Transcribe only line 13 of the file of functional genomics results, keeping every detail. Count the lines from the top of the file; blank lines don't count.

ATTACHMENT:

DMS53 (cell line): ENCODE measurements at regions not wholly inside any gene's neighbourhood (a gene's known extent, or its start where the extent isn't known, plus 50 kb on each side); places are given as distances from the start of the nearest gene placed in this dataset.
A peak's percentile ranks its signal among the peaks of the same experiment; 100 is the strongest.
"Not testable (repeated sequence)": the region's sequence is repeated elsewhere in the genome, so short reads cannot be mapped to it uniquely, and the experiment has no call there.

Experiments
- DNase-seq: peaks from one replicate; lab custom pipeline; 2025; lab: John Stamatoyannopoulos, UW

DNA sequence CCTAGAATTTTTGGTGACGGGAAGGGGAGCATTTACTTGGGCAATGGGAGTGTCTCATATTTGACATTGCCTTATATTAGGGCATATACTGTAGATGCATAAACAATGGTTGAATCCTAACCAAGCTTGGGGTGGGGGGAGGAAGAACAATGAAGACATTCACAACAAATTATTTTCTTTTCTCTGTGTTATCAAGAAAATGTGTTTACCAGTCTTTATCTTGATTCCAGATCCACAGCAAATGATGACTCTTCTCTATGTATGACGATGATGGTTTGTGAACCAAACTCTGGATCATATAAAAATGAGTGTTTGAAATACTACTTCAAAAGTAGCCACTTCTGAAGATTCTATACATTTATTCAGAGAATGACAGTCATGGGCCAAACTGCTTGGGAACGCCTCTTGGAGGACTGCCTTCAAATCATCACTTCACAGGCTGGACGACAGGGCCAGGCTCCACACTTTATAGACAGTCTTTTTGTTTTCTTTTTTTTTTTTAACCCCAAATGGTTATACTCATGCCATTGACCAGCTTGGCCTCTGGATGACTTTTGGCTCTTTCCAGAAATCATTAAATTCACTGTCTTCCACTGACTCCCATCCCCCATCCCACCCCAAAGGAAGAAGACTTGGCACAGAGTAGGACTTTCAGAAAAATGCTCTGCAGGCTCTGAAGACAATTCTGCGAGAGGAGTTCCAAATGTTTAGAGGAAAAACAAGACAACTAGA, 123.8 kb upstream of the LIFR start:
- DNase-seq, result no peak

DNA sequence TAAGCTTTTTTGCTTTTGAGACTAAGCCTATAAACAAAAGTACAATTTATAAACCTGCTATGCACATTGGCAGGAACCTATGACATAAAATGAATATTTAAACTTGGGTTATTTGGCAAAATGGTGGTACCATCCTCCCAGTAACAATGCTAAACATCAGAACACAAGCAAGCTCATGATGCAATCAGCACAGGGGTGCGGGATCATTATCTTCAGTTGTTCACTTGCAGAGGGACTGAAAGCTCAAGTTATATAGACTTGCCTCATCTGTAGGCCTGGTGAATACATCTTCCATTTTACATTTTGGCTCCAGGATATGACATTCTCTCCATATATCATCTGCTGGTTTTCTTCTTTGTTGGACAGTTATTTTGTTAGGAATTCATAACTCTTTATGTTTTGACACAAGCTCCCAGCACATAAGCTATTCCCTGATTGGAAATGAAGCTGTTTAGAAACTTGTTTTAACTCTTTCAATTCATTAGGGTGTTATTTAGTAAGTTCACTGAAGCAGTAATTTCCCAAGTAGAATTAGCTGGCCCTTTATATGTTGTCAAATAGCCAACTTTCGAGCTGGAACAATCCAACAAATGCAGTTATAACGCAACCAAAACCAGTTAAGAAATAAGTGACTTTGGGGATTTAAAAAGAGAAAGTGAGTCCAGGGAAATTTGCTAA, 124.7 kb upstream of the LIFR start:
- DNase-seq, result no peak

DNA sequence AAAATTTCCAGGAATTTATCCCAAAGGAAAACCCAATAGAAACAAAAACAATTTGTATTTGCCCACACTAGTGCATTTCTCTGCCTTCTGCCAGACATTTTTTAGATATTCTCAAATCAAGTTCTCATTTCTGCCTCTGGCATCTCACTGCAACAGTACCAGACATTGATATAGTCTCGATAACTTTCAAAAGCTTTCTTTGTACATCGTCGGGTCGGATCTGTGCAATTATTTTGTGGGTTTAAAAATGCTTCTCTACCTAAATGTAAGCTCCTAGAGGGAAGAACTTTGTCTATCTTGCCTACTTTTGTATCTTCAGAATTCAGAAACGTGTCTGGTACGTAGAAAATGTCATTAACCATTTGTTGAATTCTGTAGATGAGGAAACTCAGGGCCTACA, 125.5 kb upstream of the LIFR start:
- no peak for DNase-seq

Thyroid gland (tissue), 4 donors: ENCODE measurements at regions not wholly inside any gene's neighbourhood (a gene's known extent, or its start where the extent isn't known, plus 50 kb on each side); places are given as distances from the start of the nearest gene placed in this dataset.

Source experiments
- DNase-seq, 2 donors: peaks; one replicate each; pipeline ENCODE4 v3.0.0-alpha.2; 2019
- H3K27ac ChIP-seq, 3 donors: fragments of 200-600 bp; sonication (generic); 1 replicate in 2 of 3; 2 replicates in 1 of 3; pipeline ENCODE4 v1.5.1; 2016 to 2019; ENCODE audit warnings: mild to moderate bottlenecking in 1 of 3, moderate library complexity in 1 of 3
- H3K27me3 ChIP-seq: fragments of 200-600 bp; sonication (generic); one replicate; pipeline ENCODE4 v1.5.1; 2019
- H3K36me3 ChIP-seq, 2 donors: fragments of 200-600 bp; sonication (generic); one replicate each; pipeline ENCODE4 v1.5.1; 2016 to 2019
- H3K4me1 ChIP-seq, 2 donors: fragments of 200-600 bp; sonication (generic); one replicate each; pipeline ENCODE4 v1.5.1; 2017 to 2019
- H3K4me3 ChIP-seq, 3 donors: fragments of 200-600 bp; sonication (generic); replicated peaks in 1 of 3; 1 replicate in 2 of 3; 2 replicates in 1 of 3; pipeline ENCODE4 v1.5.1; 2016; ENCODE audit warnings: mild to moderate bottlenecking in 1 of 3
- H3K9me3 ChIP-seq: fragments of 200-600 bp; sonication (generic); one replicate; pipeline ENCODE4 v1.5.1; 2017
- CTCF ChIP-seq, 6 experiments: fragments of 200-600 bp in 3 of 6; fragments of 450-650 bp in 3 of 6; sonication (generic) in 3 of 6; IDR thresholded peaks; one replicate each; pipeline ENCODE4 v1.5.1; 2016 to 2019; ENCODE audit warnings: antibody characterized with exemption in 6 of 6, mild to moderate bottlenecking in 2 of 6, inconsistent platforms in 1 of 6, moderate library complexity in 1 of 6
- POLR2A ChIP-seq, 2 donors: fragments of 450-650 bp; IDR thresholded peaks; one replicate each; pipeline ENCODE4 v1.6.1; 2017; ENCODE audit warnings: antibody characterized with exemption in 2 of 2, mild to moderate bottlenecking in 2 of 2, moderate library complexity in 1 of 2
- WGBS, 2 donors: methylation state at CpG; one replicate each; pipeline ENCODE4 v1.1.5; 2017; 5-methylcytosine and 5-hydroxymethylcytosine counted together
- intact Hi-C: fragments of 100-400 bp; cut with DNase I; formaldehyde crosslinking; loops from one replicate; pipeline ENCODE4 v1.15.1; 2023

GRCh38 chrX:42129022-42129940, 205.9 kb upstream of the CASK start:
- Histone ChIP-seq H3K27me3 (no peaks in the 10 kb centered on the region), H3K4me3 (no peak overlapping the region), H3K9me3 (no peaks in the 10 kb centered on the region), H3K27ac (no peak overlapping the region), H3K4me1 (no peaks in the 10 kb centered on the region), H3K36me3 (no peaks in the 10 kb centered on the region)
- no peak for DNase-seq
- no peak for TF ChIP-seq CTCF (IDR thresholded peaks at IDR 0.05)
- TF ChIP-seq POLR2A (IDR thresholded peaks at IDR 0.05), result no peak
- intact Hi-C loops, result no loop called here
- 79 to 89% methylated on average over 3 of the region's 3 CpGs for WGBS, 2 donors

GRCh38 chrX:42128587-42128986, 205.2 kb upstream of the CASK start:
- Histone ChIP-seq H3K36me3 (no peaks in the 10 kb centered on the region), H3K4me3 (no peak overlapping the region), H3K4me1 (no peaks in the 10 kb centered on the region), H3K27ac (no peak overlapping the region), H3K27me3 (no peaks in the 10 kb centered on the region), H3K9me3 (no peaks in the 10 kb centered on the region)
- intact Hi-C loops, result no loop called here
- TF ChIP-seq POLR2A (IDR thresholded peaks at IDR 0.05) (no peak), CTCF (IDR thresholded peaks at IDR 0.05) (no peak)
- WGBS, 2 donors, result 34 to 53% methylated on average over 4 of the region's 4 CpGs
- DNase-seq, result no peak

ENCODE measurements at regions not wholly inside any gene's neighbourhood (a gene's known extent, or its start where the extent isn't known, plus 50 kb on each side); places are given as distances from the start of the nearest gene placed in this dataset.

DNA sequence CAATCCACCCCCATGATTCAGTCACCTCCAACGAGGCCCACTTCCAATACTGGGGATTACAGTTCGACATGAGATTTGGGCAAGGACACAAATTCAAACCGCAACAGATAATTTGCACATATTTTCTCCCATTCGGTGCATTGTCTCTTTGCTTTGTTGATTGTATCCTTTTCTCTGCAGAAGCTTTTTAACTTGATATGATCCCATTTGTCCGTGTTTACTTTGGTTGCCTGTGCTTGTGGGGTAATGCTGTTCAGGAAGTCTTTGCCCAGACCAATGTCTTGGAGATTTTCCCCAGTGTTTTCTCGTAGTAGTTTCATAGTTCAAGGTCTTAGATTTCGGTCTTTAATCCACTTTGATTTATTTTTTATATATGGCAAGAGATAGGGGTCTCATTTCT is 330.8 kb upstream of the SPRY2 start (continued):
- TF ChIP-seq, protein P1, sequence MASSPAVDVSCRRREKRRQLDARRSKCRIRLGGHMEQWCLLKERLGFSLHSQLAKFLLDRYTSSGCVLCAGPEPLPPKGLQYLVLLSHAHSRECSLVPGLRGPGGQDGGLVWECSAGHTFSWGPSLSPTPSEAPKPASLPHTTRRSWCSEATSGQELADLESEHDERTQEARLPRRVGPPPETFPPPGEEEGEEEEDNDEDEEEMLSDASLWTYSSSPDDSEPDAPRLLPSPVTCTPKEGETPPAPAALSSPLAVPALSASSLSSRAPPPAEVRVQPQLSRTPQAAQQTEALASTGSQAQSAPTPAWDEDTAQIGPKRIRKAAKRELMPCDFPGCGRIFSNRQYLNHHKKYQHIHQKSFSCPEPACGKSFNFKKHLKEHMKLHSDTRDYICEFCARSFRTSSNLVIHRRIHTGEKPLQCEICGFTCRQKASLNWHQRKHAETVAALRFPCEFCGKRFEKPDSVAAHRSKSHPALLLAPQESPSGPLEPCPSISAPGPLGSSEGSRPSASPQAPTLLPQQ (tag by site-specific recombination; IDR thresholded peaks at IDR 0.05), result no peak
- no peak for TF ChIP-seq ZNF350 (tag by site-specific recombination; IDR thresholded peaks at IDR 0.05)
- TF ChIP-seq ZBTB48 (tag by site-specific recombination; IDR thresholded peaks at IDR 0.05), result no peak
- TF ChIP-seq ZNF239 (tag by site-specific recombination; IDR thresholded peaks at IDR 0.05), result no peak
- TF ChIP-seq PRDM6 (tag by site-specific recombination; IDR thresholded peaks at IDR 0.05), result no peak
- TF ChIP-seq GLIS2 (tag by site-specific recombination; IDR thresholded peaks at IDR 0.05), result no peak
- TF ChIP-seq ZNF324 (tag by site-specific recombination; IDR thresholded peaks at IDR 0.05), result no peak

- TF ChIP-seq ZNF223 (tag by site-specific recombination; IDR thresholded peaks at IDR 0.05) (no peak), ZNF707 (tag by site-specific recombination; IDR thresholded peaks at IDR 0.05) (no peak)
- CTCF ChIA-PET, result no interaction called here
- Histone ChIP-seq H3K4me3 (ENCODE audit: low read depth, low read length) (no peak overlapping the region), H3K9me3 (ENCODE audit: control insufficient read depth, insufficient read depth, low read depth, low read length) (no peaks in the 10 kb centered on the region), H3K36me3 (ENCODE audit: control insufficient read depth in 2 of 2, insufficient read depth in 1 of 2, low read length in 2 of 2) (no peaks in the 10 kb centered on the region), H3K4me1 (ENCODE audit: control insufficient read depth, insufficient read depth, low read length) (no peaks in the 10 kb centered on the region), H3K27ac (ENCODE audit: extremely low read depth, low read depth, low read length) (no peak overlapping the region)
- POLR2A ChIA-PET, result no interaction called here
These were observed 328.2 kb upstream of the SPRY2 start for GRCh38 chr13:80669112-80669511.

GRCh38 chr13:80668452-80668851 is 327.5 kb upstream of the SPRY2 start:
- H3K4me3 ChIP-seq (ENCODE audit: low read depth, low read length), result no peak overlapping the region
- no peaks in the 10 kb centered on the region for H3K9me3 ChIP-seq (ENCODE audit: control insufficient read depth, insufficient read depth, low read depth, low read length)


Source experiments